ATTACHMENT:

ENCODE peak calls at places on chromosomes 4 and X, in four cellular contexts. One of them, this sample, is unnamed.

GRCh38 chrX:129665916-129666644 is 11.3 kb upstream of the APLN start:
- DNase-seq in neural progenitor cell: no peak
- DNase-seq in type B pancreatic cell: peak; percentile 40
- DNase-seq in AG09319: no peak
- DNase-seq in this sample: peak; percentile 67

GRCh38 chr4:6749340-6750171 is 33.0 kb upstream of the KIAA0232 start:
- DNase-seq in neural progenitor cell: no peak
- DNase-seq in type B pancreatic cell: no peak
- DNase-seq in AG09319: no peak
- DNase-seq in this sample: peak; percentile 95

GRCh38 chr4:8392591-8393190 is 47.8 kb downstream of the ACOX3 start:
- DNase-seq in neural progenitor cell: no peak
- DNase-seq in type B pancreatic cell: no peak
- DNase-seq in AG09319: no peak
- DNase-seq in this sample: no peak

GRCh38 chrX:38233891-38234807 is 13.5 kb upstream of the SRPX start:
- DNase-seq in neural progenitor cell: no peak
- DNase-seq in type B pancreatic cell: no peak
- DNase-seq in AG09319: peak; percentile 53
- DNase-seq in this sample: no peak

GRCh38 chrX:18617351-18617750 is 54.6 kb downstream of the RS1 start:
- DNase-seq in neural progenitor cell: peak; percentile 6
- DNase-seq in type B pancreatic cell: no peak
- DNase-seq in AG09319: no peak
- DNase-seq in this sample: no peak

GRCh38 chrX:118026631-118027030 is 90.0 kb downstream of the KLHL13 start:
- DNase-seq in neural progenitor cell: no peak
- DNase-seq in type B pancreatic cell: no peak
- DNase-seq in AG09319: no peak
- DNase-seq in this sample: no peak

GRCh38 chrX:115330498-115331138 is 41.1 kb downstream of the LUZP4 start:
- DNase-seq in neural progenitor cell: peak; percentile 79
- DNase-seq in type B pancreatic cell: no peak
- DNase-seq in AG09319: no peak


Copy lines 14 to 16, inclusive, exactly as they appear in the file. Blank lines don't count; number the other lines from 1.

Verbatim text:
- DNase-seq in type B pancreatic cell: no peak
- DNase-seq in AG09319: no peak
- DNase-seq in this sample: no peak